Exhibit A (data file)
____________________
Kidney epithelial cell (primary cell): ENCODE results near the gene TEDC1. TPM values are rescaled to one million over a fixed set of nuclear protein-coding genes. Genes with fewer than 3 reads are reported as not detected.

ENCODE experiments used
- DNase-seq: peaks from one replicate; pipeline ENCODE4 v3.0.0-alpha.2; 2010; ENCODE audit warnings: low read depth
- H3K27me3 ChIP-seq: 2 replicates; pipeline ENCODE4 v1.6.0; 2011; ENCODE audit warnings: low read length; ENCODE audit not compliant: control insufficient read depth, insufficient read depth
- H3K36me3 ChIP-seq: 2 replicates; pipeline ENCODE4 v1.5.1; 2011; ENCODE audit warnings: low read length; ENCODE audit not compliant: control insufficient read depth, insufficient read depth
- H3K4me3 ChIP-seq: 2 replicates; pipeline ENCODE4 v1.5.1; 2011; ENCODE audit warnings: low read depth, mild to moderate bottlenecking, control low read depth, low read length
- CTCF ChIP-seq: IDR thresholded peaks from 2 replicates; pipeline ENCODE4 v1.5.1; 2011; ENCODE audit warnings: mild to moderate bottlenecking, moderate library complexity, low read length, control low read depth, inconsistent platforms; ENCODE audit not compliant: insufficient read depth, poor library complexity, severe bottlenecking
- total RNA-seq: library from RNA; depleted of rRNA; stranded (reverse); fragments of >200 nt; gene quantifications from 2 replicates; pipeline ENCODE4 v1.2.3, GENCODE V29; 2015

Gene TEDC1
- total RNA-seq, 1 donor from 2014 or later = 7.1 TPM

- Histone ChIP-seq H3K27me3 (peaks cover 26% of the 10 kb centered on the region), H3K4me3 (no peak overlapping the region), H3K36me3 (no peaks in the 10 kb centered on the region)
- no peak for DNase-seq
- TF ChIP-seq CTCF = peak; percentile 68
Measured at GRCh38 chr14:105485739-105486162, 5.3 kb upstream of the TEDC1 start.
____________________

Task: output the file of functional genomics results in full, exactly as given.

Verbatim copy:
Kidney epithelial cell (primary cell): ENCODE results near the gene TEDC1. TPM values are rescaled to one million over a fixed set of nuclear protein-coding genes. Genes with fewer than 3 reads are reported as not detected.

ENCODE experiments used
- DNase-seq: peaks from one replicate; pipeline ENCODE4 v3.0.0-alpha.2; 2010; ENCODE audit warnings: low read depth
- H3K27me3 ChIP-seq: 2 replicates; pipeline ENCODE4 v1.6.0; 2011; ENCODE audit warnings: low read length; ENCODE audit not compliant: control insufficient read depth, insufficient read depth
- H3K36me3 ChIP-seq: 2 replicates; pipeline ENCODE4 v1.5.1; 2011; ENCODE audit warnings: low read length; ENCODE audit not compliant: control insufficient read depth, insufficient read depth
- H3K4me3 ChIP-seq: 2 replicates; pipeline ENCODE4 v1.5.1; 2011; ENCODE audit warnings: low read depth, mild to moderate bottlenecking, control low read depth, low read length
- CTCF ChIP-seq: IDR thresholded peaks from 2 replicates; pipeline ENCODE4 v1.5.1; 2011; ENCODE audit warnings: mild to moderate bottlenecking, moderate library complexity, low read length, control low read depth, inconsistent platforms; ENCODE audit not compliant: insufficient read depth, poor library complexity, severe bottlenecking
- total RNA-seq: library from RNA; depleted of rRNA; stranded (reverse); fragments of >200 nt; gene quantifications from 2 replicates; pipeline ENCODE4 v1.2.3, GENCODE V29; 2015

Gene TEDC1
- total RNA-seq, 1 donor from 2014 or later = 7.1 TPM

- Histone ChIP-seq H3K27me3 (peaks cover 26% of the 10 kb centered on the region), H3K4me3 (no peak overlapping the region), H3K36me3 (no peaks in the 10 kb centered on the region)
- no peak for DNase-seq
- TF ChIP-seq CTCF = peak; percentile 68
Measured at GRCh38 chr14:105485739-105486162, 5.3 kb upstream of the TEDC1 start.